Over at Metro Weekly this week, we're all about the movies. Namely, the 25 Gay Movies Everyone Should See. This was not a particularly easy list to come up with, given that our initial, off-the-top-of-the-head list was about a hundred films, many worthy (some not). Compromises, of course, had to be made. For myself, if I had to pick just three of the final 25, based on pure artistic achievement, I'd go with Brokeback Mountain, Mysterious Skin and Walk on Water -- a trio that probably says as much about my own sensibilities as it does about gay cinema.
Of course, Brokeback remains the gay film for much of America -- Milk is certainly a worthy addition to the canon, but it hasn't grabbed the national consciousness in the way Ang Lee's film did. But while I love Brokeback Mountain as a film, I've generally been puzzled by the overall reaction of gay men toward the film, in particular the desire to claim the film as some sort of first major Hollywood gay romance on screen. It's actually one of the least romantic films I've ever seen.
Yes, the bucolic section where Ennis and Jack meet and fall in love over the course of a summer is rich with innocence and romance. But the film is really about how the closet will always prevent any true romance or relationship -- in fact, the film is all about how the closet destroys everything it touches. The key moment in the film, for me, is when Ennis' wife, Alma, explodes with her knowledge of the truth of her failed marriage -- it's simply heartbreaking to understand how much she tried to have and how much she lost, just the same as Ennis. The closet took a price from everyone in Brokeback, not just the cowboys. That makes for a truly depressing and wrenching film.
But, hey, people can take what they want from a movie.
What I'm glad of is the basic change we've seen in how gays are portrayed in film. The biggest argument I engaged in on the 25 Gay Movies list was the duo of films by William Friedkin, The Boys in the Band and Cruising -- two films that I hate with a burning passion. The self-hatred that drips from every frame of Boys makes me cringe. I know that a lot gay men of a generation of two before me adored the film, and the bitchy, lacerating repartee with which its parade of stereotypes battles each other. If I had been as deprived of gay images in all media as those generations were, perhaps I'd have a different perspective -- I'm sure some of the films I adore now will be reevaluated as oppressive trash by some future gay generation. But that doesn't lessen the horrible messages at the core of Boys in the Band, and I hold no brief for the argument that it should retain its prominence because it's a window on history.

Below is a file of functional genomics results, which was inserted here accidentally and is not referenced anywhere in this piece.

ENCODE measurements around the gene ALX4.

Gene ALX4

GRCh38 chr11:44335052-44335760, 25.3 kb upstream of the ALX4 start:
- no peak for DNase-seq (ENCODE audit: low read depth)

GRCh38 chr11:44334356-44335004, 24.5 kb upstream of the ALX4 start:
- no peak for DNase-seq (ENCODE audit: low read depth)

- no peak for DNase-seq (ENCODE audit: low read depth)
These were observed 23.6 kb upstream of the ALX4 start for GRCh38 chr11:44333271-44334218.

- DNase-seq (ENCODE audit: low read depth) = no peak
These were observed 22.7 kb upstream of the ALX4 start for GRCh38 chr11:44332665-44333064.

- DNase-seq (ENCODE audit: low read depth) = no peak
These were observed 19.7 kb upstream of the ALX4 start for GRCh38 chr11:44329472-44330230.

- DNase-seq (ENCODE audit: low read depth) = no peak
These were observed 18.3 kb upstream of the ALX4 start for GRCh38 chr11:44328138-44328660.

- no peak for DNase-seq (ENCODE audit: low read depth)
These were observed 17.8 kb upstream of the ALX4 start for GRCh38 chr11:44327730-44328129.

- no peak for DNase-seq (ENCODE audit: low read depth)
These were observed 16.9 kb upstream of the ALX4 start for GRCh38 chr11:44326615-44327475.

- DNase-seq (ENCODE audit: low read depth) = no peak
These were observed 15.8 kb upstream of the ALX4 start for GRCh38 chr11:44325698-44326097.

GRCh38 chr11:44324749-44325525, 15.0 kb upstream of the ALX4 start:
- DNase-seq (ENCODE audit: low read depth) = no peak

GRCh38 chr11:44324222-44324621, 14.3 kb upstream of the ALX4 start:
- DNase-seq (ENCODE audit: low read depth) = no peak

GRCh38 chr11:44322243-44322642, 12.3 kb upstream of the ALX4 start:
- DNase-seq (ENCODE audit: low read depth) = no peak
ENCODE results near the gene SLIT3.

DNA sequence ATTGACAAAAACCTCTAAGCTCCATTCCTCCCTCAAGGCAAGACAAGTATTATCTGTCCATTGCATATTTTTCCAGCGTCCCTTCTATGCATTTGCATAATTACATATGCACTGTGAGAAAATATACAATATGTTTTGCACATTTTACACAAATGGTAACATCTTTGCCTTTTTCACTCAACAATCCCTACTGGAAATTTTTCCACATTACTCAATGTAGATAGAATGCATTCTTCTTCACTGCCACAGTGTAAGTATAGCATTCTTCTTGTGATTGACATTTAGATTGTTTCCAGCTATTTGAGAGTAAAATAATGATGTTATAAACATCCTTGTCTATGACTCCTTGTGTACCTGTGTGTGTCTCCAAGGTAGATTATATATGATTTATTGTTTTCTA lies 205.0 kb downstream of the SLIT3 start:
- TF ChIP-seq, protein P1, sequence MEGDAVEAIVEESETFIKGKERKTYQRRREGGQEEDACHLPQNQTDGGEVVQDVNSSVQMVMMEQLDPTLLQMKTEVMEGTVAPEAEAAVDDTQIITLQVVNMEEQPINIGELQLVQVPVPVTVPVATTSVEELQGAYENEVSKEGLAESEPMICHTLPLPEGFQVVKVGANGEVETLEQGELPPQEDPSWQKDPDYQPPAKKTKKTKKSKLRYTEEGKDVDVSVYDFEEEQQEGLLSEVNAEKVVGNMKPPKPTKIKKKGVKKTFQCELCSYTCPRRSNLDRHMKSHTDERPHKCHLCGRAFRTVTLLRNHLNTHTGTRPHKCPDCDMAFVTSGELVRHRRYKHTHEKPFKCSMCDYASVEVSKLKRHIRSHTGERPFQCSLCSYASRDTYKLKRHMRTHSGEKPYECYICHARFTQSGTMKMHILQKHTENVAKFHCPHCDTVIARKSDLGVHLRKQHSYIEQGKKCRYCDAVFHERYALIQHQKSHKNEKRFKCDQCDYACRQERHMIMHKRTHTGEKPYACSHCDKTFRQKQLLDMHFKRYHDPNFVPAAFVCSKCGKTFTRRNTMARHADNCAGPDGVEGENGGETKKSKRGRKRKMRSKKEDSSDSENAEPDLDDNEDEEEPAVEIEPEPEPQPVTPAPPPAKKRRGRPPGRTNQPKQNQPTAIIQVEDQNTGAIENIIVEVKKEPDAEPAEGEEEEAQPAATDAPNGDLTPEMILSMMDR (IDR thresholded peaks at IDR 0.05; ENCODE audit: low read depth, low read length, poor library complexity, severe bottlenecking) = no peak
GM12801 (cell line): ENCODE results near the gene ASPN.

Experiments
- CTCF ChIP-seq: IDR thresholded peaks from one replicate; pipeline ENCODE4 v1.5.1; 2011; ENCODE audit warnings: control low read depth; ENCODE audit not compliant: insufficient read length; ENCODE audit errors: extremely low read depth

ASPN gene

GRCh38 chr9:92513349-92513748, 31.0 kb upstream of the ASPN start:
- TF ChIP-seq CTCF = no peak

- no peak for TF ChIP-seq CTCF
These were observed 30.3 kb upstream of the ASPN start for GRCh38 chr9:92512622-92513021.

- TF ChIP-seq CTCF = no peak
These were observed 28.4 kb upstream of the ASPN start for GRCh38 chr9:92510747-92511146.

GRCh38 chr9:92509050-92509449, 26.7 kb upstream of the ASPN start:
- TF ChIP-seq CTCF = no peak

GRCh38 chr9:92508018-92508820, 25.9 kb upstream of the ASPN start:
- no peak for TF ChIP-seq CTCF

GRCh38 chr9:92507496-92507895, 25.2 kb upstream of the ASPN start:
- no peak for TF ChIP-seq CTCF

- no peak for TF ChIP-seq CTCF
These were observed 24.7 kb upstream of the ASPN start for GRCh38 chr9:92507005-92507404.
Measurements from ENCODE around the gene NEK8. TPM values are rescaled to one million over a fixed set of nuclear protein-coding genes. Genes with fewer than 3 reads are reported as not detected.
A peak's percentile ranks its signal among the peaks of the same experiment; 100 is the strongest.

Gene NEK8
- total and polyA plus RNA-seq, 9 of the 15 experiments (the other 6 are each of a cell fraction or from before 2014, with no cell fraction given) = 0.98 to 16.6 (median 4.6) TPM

Birth of a Nation can tell you a lot about the horrible history African-Americans have had to go through in this country, but I wouldn't put it on a list of must-see films for young black kids.
As for Cruising, it pretty explicitly argues that hanging out with S&M gays can make you a serial killer, so I'm not so hip to it, either. Strangely enough, I think Stephen King nailed the aesthetic of the film years ago in Danse Macabre: "I wasn't able to have any fun with Friedkin's more recent film, Cruising, although it fascinated me because I suspect it indicates the wave of the future for the bad film which has a big budget; it has a sparkly look that is still somehow cheesy—it's like a dead rat in a Lucite block."
But, I'm not upset that they made our list -- even if, in the imaginary world ruled by the whims of Sean Bugg, they would have been cut -- because they illustrate the point that movies are to be savored and and promoted and criticized and loved and hated, sometimes all at once. I know you have some films you think should be on the list -- or some you think should be deleted. We have an open thread up at our web site, so stop by and tell us what you think.